What stories are you drawn to?
I love two genres, dark thrillers, and comedies. I find that I need the story to be moving and not become indulgent. It needs to be a fresh take and not make me feel like I’ve already seen this or heard this. I take great inspiration from directors like The Coen Brothers, Bong Joon Ho, David Fincher, and the likes.
How did the cast of the movie come together?
The cast is an ensemble cast and it’s difficult to put together. I specifically wanted Nidhi Singh, Sharat Sonu, Raghav Juyal, and the whole cast because of their sense of humor and comedic timings. As a director, I improvise a lot and having a cast that has an inherent sense of humor so their banter can be picked up on by other cast members was very necessary to me. In fact, not just the main cast, the whole cast of the movie was picked on this basis and even those with smaller roles are being recognized. The character called Baanu Bhaiya is actually our movie’s production manager!
How did your experience working with an OTT differ from your previous experiences?
OTTs have their own set of pros and cons. You don’t have the same kind of creative control when your movie is commissioned by an OTT because the company can take calls about your creativity. But at the same time, you get the opportunity to be bolder with your scripts and really flesh out your characters. Bahut Hua Sammaan is also a political satire and for Hotstar and Yoodlee to back a project like this in today’s time is amazing! It’s a bold film that mocks all political ideologies and it’s not something you see a lot these days.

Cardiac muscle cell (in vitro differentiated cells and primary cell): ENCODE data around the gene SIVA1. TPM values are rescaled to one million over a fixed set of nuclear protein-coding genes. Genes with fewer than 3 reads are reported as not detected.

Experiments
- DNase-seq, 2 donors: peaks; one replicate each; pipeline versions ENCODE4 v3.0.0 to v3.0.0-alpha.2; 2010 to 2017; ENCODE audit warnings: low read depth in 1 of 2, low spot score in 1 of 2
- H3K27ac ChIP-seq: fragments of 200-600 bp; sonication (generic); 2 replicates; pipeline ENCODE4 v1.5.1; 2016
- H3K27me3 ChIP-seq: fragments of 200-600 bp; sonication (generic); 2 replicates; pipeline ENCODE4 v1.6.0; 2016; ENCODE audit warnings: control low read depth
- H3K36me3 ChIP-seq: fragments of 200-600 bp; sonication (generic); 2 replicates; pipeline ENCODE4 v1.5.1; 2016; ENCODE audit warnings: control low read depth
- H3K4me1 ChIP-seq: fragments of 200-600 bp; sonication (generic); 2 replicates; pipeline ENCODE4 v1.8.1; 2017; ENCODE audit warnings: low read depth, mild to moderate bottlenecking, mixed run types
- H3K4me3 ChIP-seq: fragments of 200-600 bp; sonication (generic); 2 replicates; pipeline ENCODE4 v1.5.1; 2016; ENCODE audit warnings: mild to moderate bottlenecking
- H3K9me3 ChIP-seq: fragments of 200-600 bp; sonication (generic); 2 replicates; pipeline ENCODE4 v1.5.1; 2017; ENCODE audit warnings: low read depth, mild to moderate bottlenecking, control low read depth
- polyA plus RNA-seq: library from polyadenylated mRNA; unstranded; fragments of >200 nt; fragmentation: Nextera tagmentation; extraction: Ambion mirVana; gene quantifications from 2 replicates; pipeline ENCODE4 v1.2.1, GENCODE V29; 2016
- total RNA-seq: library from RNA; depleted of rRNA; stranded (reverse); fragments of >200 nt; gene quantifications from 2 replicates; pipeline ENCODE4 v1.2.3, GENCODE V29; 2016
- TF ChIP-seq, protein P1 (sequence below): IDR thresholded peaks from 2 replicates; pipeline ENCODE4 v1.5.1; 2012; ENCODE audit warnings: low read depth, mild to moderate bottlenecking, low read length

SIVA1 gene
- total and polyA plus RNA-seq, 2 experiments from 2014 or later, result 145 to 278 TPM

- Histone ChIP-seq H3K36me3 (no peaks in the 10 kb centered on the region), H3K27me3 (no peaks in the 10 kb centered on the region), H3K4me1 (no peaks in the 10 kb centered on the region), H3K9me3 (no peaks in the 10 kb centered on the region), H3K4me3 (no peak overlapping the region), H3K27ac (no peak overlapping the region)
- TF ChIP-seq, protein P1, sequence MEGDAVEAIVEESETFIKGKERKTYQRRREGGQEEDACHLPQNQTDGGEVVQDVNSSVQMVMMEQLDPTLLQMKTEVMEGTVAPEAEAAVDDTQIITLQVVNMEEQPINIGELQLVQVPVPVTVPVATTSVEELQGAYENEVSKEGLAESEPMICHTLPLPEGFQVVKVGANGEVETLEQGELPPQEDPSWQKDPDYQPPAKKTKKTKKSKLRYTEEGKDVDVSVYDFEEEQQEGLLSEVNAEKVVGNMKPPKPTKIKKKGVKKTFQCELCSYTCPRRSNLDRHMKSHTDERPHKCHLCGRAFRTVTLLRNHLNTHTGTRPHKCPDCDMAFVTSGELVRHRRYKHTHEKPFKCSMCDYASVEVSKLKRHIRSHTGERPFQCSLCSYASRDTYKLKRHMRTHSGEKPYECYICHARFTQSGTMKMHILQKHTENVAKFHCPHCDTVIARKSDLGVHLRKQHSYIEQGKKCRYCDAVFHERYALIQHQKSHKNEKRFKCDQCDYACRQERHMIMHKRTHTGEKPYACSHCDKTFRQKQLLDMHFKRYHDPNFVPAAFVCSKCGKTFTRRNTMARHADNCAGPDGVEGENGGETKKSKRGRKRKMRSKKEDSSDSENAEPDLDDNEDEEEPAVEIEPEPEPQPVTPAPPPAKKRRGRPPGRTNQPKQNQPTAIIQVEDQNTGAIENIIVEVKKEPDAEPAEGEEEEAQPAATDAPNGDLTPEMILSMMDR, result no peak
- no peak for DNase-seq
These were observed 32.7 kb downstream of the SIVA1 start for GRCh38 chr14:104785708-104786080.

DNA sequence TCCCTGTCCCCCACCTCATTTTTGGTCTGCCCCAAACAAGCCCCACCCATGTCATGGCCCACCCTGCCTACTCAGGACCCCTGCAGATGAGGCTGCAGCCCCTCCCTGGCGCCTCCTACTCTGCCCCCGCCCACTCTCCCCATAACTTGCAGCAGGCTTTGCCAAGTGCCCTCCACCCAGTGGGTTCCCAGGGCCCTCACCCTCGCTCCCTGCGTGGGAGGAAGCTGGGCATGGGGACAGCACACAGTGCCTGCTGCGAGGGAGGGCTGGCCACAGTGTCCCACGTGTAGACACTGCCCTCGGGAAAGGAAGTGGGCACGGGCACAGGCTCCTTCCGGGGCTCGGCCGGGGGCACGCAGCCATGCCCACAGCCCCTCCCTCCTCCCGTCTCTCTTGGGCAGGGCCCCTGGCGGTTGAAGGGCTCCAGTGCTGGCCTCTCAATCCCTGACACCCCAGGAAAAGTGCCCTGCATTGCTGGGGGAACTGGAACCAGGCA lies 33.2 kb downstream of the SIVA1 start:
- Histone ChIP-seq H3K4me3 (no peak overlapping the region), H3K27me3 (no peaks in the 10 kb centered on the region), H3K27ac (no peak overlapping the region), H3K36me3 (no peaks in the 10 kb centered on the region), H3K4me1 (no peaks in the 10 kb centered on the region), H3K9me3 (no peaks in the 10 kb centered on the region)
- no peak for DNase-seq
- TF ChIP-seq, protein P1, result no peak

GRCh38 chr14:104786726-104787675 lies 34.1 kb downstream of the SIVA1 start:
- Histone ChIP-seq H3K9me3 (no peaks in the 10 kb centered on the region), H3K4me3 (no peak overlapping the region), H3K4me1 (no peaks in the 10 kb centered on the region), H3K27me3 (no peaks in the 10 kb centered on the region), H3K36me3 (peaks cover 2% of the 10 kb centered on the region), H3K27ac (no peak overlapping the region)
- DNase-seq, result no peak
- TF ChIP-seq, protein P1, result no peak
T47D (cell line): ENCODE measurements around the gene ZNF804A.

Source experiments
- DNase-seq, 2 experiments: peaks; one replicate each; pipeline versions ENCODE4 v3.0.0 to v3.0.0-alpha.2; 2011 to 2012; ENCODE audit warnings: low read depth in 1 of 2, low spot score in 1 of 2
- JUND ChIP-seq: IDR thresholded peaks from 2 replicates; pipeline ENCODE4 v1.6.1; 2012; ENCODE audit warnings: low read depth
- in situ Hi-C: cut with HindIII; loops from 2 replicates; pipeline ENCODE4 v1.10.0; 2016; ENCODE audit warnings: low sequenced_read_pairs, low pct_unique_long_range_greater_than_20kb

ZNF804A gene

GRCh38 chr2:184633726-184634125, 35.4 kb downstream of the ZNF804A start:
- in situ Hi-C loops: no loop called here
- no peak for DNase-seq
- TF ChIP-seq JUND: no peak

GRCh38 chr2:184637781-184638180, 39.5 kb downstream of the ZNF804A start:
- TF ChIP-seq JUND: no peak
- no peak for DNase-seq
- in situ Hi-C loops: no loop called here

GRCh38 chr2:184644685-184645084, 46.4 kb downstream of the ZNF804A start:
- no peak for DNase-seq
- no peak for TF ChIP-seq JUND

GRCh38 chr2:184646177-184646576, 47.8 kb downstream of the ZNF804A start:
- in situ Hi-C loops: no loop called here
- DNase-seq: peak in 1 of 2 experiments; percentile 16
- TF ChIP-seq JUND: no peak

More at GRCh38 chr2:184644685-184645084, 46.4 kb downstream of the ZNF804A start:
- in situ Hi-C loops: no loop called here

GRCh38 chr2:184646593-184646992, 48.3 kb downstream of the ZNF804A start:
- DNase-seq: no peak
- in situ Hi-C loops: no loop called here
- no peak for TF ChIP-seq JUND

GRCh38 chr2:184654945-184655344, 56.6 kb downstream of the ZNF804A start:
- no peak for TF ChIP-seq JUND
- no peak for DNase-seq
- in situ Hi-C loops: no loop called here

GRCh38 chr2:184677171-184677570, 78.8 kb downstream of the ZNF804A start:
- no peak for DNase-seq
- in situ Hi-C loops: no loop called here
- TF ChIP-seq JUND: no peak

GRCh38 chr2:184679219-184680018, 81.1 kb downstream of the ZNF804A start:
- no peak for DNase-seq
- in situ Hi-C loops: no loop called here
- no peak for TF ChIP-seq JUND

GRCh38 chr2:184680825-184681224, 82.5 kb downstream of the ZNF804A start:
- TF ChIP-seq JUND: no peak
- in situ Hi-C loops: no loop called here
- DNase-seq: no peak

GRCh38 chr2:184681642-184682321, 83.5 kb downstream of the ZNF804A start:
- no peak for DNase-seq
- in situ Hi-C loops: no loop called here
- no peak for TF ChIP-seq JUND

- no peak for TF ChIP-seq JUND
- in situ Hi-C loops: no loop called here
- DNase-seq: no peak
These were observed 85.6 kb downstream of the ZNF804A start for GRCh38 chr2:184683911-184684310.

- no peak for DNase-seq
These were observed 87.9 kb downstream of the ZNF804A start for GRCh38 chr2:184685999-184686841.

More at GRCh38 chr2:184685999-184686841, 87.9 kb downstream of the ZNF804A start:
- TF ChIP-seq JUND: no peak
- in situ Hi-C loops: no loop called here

The way music has been used in the movie is very unique, what thought went into getting that result?
I have always loved the way Quentin Tarantino uses music in his movies. They have a library of songs that they use as background music whereas we make our own background music. Working with Saregama gave me the opportunity to use their 10,000 songs music library in our movie. I love a retro, 80s vibe. So I chose songs that weren’t very well known that had a similar vibe by amazing artists like Bappi Da and Usha Uthup. Songs back then would have a prelude to them so I’ve used that prelude in a lot of situations while using the whole song in others. In total, I have added 34 tracks to the movie and it was all possible because of Saregama. In the end, the result was very unique and beautiful.
What projects do you wish you were a part of?
One film that I’ve always loved and would love to make is Emir Kusturica’s Underground. He is a favourite among a lot of directors. I would have loved to have been a part of movies like Salaam Bombay, and Black Friday and older movies like Pyaasa or Mother India because they fascinate me. I’ve always wondered how they managed to shoot their movies without the technology and facilities we have now with those heavy cameras and pieces of equipment. Looking at the kind of art they put out makes me feel very small. I feel like we’re so fortunate to have monitors and have the opportunity to take 70 takes and edit a movie to the best of our liking. We still struggle to make good movies and I think I just want to make sure that given the easiness we have in making movies, we put out our best foot forward.